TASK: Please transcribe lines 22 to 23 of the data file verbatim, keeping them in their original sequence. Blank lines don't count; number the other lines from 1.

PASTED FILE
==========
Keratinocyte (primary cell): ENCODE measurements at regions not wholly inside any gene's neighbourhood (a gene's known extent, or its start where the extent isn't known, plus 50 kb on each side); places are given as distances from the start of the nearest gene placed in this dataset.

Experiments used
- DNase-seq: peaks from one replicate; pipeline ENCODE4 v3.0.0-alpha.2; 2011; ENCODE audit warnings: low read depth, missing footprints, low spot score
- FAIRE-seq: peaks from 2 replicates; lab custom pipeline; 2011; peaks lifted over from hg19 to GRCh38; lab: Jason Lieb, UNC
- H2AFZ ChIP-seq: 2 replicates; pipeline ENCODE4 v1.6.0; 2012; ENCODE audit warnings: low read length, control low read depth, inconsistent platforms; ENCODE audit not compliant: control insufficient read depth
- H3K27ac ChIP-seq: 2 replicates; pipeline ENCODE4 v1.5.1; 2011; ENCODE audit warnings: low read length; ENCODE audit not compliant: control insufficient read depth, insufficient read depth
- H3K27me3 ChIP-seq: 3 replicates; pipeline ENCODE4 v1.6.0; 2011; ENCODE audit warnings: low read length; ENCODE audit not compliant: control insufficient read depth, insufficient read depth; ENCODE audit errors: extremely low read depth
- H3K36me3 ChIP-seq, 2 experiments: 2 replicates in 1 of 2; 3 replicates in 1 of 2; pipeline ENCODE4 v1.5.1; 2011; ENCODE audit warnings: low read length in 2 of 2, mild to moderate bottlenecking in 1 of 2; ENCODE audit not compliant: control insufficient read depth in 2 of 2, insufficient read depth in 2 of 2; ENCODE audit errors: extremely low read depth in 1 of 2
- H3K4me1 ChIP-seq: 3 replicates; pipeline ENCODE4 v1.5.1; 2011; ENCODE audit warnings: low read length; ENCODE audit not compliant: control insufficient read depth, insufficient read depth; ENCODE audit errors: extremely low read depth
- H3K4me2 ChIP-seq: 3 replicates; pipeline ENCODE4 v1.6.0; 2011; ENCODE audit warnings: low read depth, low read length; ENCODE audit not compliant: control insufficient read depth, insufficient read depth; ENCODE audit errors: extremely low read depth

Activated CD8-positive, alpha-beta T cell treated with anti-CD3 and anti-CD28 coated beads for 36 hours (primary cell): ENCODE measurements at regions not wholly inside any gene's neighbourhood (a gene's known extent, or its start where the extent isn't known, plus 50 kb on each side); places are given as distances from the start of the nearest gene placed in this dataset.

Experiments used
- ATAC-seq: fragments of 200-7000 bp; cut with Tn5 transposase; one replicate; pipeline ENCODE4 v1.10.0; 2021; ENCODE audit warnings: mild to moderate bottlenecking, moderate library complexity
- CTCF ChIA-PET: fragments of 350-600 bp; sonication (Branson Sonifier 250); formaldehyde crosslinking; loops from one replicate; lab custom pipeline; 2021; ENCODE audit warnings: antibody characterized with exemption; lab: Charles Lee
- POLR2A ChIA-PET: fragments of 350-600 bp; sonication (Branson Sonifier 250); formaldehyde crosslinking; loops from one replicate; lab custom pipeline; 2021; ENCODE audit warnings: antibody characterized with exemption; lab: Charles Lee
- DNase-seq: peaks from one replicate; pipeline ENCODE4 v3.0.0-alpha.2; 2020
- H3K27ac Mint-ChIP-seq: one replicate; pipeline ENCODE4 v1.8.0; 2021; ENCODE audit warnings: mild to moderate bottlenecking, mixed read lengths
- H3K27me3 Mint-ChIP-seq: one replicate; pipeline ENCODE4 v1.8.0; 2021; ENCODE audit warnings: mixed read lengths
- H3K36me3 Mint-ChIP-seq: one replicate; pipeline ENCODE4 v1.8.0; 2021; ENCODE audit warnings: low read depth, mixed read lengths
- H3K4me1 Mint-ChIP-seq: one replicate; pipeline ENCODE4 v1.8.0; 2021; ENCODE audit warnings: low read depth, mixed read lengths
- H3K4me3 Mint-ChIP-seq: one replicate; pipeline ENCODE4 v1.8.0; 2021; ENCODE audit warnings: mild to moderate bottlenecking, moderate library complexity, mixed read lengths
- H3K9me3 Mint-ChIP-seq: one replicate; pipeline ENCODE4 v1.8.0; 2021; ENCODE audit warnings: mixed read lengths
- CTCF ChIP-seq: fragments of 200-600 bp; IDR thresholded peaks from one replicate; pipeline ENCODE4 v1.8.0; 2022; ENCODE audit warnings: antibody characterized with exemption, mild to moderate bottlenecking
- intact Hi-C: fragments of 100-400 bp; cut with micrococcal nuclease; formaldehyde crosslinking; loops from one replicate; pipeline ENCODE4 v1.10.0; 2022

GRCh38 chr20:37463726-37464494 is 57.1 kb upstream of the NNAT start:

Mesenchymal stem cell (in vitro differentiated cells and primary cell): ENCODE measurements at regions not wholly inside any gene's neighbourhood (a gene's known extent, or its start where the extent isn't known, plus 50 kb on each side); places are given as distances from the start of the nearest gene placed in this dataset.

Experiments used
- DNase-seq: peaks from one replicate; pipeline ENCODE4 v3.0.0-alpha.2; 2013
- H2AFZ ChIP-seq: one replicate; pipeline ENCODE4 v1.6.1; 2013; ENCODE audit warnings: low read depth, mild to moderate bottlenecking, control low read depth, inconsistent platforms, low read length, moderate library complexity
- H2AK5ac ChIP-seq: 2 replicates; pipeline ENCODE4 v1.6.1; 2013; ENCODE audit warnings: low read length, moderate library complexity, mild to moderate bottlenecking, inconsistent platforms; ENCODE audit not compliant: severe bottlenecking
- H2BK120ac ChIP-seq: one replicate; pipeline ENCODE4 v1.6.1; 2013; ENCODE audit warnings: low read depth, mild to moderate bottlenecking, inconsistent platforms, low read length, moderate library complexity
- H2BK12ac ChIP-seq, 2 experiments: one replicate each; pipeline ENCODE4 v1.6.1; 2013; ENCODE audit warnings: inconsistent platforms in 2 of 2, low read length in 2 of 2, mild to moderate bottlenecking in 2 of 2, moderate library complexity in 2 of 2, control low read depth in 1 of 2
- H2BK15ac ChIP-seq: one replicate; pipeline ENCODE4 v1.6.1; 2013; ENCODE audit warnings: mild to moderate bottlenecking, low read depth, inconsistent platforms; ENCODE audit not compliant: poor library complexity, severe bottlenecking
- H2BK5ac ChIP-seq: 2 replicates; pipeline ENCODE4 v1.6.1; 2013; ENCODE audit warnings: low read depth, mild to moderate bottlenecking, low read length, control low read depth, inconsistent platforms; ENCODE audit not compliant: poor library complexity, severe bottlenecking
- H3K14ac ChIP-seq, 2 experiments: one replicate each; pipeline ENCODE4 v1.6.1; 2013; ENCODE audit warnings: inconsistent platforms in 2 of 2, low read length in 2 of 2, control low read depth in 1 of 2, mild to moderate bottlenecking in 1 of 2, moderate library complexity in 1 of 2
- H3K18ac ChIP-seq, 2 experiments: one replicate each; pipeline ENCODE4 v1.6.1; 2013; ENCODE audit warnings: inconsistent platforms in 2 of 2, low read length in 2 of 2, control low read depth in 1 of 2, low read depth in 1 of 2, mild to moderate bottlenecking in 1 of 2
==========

- H3K9me3 Mint-ChIP-seq: one replicate; pipeline ENCODE4 v1.8.0; 2021; ENCODE audit warnings: mixed read lengths
- CTCF ChIP-seq: fragments of 200-600 bp; IDR thresholded peaks from one replicate; pipeline ENCODE4 v1.8.0; 2022; ENCODE audit warnings: antibody characterized with exemption, mild to moderate bottlenecking